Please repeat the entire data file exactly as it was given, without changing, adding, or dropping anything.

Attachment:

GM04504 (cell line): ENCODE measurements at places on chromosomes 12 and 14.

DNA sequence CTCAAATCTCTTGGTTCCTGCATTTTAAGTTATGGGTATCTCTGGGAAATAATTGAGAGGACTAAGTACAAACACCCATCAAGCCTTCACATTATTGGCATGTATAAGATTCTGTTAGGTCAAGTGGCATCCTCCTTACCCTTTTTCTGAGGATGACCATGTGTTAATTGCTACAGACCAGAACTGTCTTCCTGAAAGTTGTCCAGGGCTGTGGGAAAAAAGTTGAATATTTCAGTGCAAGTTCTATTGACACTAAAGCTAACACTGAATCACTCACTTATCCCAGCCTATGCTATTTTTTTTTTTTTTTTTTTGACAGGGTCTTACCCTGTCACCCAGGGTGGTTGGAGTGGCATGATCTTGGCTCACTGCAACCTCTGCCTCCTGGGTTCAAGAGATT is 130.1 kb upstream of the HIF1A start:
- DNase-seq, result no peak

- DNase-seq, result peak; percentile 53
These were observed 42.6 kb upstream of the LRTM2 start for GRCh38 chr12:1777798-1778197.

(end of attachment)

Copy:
GM04504 (cell line): ENCODE measurements at places on chromosomes 12 and 14.

DNA sequence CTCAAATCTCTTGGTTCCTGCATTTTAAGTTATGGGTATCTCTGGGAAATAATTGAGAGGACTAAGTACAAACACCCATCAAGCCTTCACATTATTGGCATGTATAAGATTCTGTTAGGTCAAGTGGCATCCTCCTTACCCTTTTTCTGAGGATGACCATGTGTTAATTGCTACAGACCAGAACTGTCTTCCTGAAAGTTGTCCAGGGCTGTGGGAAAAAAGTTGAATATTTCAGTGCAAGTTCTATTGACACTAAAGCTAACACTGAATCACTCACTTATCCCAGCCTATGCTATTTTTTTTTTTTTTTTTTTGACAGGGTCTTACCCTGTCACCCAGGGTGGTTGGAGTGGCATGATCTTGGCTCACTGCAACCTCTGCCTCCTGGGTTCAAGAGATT is 130.1 kb upstream of the HIF1A start:
- DNase-seq, result no peak

- DNase-seq, result peak; percentile 53
These were observed 42.6 kb upstream of the LRTM2 start for GRCh38 chr12:1777798-1778197.